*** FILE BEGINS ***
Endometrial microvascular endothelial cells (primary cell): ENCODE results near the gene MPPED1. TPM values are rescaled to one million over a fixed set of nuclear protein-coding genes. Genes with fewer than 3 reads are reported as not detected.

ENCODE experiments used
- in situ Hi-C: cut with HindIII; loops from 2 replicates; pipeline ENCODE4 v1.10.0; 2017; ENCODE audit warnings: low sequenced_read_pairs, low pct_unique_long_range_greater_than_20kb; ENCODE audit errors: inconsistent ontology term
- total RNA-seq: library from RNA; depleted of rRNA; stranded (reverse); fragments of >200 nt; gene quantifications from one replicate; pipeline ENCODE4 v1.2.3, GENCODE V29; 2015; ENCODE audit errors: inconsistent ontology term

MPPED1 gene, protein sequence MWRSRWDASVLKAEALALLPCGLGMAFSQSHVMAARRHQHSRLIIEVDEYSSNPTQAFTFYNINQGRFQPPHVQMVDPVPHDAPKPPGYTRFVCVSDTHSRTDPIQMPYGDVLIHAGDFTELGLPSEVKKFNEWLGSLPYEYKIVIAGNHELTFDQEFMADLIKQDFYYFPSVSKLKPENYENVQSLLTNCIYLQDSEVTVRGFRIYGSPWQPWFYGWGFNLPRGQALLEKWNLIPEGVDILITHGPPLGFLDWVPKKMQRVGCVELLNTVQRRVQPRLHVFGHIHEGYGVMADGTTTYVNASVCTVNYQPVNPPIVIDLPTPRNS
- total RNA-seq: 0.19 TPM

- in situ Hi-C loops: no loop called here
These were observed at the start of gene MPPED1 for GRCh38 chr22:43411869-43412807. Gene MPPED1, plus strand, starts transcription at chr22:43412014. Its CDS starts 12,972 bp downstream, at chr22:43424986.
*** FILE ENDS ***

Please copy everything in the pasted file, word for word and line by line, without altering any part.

Endometrial microvascular endothelial cells (primary cell): ENCODE results near the gene MPPED1. TPM values are rescaled to one million over a fixed set of nuclear protein-coding genes. Genes with fewer than 3 reads are reported as not detected.

ENCODE experiments used
- in situ Hi-C: cut with HindIII; loops from 2 replicates; pipeline ENCODE4 v1.10.0; 2017; ENCODE audit warnings: low sequenced_read_pairs, low pct_unique_long_range_greater_than_20kb; ENCODE audit errors: inconsistent ontology term
- total RNA-seq: library from RNA; depleted of rRNA; stranded (reverse); fragments of >200 nt; gene quantifications from one replicate; pipeline ENCODE4 v1.2.3, GENCODE V29; 2015; ENCODE audit errors: inconsistent ontology term

MPPED1 gene, protein sequence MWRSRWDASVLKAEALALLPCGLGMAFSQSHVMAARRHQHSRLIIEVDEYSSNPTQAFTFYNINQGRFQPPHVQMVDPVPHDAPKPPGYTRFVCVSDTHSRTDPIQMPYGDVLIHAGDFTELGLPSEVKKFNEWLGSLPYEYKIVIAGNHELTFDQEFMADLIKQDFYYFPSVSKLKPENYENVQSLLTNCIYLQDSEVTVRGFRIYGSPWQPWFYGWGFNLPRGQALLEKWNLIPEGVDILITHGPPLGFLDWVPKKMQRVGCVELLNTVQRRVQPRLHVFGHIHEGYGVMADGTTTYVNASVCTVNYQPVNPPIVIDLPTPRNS
- total RNA-seq: 0.19 TPM

- in situ Hi-C loops: no loop called here
These were observed at the start of gene MPPED1 for GRCh38 chr22:43411869-43412807. Gene MPPED1, plus strand, starts transcription at chr22:43412014. Its CDS starts 12,972 bp downstream, at chr22:43424986.